"Bleeding eyen, and reed fingers perced with fire." – Troilus, 14th century, The Withe Papers
"Let go," the blistered, fading man gasps, even as his fingers clench painfully around John's bruising wrist. "Let me go – I'm not worth it –"
He is frantic because of the building, noxious fire-fight around them; the unsteady sand under their feet leaps in bursts of orange-bright, soot-dark flames at their backs.
John says nothing. He bends over the gasping man; sand stings his forearms and bare face and sunburnt hands, but he pushes away the sounds of fire and men dying, the spurts of gunfire, concentrating on this one man, this single patient. He is intent upon pulling Geoffrey back from death, intent upon binding the gleaming spilling wound in his belly.
He is not using bandages, but his own hands. They clamp down over the wound; Geoffrey grinds his teeth in agony; John closes his eyes and breathes in the dirty, slapping wind. He lets the strange blue current of his magic stream through his very bones, lets it fill his eyes, shoulders, arms, his fingers to bursting. Then it breaks away through him, burns down into the wound he holds shut.
Geoffrey will not remember this when he wakes; no one ever has.
Healing is always like water, electricity, fire; it moves to fill the broken places, the places left open. Beneath his fingers, beneath the onrushing wave of binding, blinding power, Geoffrey gasps, shudders, and falls still. Relaxes. John feels the wound close. The skin lies unbroken under his hands.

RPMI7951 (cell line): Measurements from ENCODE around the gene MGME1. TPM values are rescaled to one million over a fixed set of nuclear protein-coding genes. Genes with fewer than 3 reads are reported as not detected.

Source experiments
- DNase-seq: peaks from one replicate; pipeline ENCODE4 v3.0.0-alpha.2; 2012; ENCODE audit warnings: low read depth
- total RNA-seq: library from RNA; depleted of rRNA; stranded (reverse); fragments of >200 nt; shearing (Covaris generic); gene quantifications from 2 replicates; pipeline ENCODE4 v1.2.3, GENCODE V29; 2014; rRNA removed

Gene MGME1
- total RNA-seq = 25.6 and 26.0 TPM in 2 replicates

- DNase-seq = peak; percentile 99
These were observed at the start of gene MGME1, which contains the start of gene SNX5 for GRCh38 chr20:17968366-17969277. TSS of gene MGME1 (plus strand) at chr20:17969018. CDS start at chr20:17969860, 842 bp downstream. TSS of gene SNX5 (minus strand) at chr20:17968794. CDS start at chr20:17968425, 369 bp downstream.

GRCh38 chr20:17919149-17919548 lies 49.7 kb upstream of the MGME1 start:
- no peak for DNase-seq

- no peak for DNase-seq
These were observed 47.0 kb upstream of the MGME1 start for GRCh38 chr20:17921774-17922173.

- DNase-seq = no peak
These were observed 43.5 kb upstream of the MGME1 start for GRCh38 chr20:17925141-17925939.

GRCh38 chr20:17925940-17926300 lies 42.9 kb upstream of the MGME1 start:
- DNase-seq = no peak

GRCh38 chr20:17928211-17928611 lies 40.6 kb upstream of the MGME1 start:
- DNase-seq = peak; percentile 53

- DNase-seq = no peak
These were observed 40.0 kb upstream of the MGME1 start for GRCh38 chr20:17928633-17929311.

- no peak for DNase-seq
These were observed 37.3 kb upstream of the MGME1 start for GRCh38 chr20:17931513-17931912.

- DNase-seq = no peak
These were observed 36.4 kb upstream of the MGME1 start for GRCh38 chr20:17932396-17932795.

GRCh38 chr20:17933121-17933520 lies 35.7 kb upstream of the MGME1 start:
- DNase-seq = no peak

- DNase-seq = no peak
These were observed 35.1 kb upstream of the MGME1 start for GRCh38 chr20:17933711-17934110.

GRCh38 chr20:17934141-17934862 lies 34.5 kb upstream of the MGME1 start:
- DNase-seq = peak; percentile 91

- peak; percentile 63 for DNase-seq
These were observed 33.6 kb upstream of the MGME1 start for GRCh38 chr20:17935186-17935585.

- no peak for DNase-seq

He opens his eyes into the glaring sunlight of daytime Afghanistan, leaning back to gasp for air, and sees nothing for a moment but white. The colour of triumph, the colour of the still puddles in the road after a heavy storm has steamed through and left the grassy hills drenched in rain.
Around him the battle rages, and he is silent. His eyes have cleared. He reaches for Geoffrey's fallen gun, lifts it to his shoulder, aims. He means to protect the man he has healed.
Geoffrey, oblivious, sleeps peacefully in the grimy sand.
There have not been powers for a long time.
No one knows why. There are people who have searched, those who have buried themselves in ancient tomes for years, scrabbling for some inkling, some indication of why the magic had gone, but no one has ever found the answer. It is doubtful anyone will. Their ancestors had not thought the magic would disappear, and so they did not include any musings on the matter.
John knows this very well, because he has searched too. He's read the old books, dug through tottering bookstores, prised open moth-eaten, faded dictionaries and encyclopaedias and medical texts.
He is the only one in his family with magic, and no one but his sister Harry knows (and she, after her initial surprise and interest, has long since grown uninterested. He does not blame her; Harry only truly loves what she understands.). It is a lonely thing sometimes, this burden, this privilege, and sometimes he wishes there was someone else, anyone else who could understand the terrible, lovely wonder of his magic. Understand the aching knowingness in his bones, the way his hands rise, almost automatically, without forethought, to smooth away cuts and bruises, to tend to wounds. He must hold himself back from people, stand away to avoid taking away their hurts; he must hide his full nature, for it could lead to his downfall.
Of this hiding he is not quite sure, but he knows that telling someone is too unknown, too unsure for him to attempt.